Caring for an axolotl can be a challenge even when you are sure it’s happy and healthy, but if you have a sick axolotl on your hands, you might be really concerned.
Axolotls can develop health conditions even when they are kept in a good environment, and it will be up to you to deal with any issues that occur; the more quickly you can do so, the faster your axolotl should recover.
Being aware of the health of your tank inhabitants is crucial, because it’s easy for a disease to spread quickly, and often, this is a sign that something is wrong within your tank.
You should always be monitoring the conditions of your tank, checking the water parameters, watching the behavior of the inhabitants, and noting any changes.
This sort of vigilance ensures that you will quickly detect problems that need to be addressed, increasing the chances of solving them before any major damage is done.
It can be very difficult to deal with a sick axolotl; these creatures are quite alien, and knowing what to do and how to solve health issues can be challenging at the best of times. If you are staring in despair at your poorly amphibian and wondering what to do, you are not alone.
What Are The Signs Of A Sick Axolotl?
Axolotls can get sick in many different ways, so there are a lot of symptoms that you may see; any abnormal behavior is a sign that you should be checking whether your axolotl is sick.
Some common symptoms include: loss of appetite, curled tail, curled gills, gill deterioration, gulping air from the surface a lot, frantic swimming, floating upside down, and loss of color.
You might also see fungal infections, or bright red skin if the ammonia in your tank gets too high – which is extremely dangerous and painful for your axolotl.
Many of the above symptoms will be caused by stress and poor water quality, so it’s crucial to keep an eye on these things and check for contamination, unusual water parameters, and incompatibility with tank inhabitants.
If you think your axolotl is stressed, consider also providing more hiding spots for it, and check whether it is being bothered by something else in the tank.
Your axolotl may also get skin infections that can result in patches of color appearing on the skin, such as the “red leg” bacteria (Aeromonas hydrophila), which causes inflammation around the tops of the axolotl’s legs.
You may see your axolotl scratching at the inflammation, which is a good sign that it is uncomfortable.
Any noticeable patches of color on your axolotl’s skin are an indication that there is a bacterial or fungal infection, as it should be a uniform color (often pale pink, but this depends on the type).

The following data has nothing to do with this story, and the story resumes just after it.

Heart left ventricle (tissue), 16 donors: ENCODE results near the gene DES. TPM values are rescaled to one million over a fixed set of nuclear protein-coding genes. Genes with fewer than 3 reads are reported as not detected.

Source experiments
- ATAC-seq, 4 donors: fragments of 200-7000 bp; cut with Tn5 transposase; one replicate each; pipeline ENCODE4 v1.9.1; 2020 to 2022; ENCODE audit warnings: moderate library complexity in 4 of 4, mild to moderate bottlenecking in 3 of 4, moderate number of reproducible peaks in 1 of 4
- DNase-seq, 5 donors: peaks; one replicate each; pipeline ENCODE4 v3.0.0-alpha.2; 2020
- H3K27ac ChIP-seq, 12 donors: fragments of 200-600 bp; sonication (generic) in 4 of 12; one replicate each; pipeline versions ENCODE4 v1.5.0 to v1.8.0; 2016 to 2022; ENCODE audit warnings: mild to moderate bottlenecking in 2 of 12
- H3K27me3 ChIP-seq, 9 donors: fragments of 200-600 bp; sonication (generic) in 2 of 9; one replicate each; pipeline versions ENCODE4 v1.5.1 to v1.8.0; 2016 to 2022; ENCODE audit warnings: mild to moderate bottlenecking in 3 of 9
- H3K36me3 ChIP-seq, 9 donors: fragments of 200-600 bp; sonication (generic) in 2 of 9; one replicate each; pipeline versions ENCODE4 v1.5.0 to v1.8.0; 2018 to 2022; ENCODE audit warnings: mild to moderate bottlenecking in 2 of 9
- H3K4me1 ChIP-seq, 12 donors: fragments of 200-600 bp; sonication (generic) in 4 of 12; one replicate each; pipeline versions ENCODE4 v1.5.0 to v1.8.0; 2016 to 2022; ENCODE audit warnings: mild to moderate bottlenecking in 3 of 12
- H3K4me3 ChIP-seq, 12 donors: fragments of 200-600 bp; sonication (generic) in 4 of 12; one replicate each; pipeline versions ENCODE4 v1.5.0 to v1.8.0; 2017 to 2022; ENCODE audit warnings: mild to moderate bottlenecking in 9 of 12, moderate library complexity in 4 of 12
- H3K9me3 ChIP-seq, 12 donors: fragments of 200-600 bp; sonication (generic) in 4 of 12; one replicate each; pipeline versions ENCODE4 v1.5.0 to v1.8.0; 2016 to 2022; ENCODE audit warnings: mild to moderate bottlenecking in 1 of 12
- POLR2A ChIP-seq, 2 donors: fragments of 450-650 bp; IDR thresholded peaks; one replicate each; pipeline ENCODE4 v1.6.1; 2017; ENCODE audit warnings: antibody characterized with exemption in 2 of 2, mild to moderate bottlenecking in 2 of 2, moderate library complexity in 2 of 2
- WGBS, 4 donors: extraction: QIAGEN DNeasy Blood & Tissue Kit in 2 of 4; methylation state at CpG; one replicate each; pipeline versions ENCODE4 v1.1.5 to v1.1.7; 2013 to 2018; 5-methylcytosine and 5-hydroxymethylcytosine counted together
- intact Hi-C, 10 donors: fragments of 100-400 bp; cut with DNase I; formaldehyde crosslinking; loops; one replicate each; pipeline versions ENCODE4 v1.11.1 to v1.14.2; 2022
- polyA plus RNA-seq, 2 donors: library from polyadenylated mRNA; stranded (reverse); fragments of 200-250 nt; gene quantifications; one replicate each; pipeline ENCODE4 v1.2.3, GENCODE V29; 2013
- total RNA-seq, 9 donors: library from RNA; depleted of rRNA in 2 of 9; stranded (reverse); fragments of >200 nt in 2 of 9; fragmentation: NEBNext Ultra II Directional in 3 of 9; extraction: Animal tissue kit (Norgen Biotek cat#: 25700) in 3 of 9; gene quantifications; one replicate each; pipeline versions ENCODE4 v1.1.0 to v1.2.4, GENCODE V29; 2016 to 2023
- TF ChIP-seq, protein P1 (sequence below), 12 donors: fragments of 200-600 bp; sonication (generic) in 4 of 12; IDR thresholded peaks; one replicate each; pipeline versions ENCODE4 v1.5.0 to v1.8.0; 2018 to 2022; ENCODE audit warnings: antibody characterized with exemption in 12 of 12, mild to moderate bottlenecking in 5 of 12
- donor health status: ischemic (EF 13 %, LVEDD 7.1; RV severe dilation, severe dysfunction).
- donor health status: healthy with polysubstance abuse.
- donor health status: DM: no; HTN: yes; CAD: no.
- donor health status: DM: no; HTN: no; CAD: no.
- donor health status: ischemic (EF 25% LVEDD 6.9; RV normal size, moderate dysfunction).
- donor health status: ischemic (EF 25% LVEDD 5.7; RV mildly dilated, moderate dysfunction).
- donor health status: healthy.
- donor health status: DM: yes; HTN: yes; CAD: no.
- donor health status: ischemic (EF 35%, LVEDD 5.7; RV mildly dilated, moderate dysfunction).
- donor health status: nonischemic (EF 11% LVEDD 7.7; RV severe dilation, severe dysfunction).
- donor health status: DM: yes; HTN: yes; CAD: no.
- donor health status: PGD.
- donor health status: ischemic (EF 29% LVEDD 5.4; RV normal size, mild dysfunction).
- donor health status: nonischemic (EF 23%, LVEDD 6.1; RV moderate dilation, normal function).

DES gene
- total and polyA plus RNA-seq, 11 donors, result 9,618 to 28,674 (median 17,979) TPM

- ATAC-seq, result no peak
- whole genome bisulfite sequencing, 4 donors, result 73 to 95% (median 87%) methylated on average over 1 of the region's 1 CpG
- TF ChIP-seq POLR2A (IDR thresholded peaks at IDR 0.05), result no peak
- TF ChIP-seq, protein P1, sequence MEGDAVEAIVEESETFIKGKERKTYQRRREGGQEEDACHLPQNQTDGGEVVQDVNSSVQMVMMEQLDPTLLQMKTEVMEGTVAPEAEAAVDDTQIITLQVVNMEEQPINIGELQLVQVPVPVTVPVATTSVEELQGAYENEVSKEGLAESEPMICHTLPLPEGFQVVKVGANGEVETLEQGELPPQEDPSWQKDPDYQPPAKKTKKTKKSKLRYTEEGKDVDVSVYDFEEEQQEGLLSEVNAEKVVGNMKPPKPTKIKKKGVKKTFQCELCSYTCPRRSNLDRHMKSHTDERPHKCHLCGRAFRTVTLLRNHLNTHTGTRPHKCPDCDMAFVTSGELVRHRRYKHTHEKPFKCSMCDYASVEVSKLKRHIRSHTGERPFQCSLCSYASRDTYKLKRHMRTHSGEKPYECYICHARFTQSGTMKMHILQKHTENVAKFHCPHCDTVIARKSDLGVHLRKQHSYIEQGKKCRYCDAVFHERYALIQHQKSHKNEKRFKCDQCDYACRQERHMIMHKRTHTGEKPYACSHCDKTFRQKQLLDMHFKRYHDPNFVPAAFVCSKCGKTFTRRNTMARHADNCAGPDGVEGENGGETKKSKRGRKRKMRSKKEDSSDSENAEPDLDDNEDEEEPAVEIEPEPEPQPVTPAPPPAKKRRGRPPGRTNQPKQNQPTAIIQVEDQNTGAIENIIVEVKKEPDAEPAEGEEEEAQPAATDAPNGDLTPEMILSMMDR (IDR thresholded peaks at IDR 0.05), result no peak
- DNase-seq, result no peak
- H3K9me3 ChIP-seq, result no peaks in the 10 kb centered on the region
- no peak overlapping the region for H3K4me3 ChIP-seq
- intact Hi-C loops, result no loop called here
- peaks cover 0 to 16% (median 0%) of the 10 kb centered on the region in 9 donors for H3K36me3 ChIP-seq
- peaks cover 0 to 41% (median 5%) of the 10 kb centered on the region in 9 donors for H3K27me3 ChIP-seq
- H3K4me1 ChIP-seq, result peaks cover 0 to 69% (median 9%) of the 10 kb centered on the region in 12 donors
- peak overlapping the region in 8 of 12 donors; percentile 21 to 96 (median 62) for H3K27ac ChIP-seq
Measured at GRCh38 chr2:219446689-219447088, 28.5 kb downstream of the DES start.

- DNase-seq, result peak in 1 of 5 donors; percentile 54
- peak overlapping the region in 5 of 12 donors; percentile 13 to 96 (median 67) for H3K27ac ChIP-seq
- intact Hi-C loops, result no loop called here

How To Care For A Sick Axolotl!
Caring for a sick axolotl can be a challenge because you need to know what’s wrong with it in order to fix it – so start by assessing what its symptoms are, and how serious they seem.
In general, most symptoms can be explained by the tank conditions being unsuitable for the axolotl; it will suffer if the ammonia levels are raised, and if the nitrates and nitrite levels are too high, its gills will start to deteriorate.
Often, you will need to start doing regular water changes to bring down these three levels and restore balance to the tank.
If your axolotl has a fungal or bacterial infection, you may need to research the specific issue, but often, you can do things like adding Indian Almond Leaves to the tank (these have antibacterial, antifungal, anti-inflammatory, and antioxidant properties), or using an aquarium salt to dose the tank and kill the fungus.
Use three tablespoons of aquarium salt for every five gallons in the tank, and maintain this ratio until the fungus is gone. In more serious cases, you may need to get a broad spectrum treatment and add it to your tank, following the packet instructions.
If your axolotl is showing signs of chemical burns due to ammonia buildup (bright red, inflamed skin all over), you should remove it to a clean aquarium.
Add dechlorinated water at the right temperature, and keep your axolotl cool. Change its water regularly and don’t put it back until healed.
How Can I Prevent My Axolotl From Getting Sick In The Future?
The best way to keep your axolotl healthy is to ensure its environment is right for it, and this means monitoring your water conditions and quickly correcting any issues that you see.
Maintaining the proper temperature and keeping the tank clean should reduce the risk of fungal and bacterial infections and ensure the axolotl stays healthy.
You should also always check that any tank mates your axolotl will be sharing with are compatible, and not causing undue stress or injuries.
Because axolotls have poor eyesight, make sure there are no sharp objects in the tank that it could cut itself on, as this will leave it more vulnerable to infections.
Most axolotls are fairly resilient and do not get diseases easily, so as long as you are watching the water parameters and performing regular cleaning, your axolotl should stay healthy most of the time.
It’s recommended that you do a 25 percent water change once per week to keep the levels of nitrites, nitrates, and ammonia down and ensure that your pet stays healthy; you want these to measure close to zero at all times.
A sick axolotl will be miserable and may exhibit unusual behavior, such as frantic swimming, floating upside down, and loss of appetite. If you think your axolotl is sick, you should immediately check the water quality and look for any imbalances that might be causing the issue, and you should also check that the water is clean. In serious situations, you may need to put your axolotl in a separate container in the fridge while it recovers (read up on how to do this safely first), but sometimes treatment with Indian Almond Leaves and aquarium salt will be sufficient.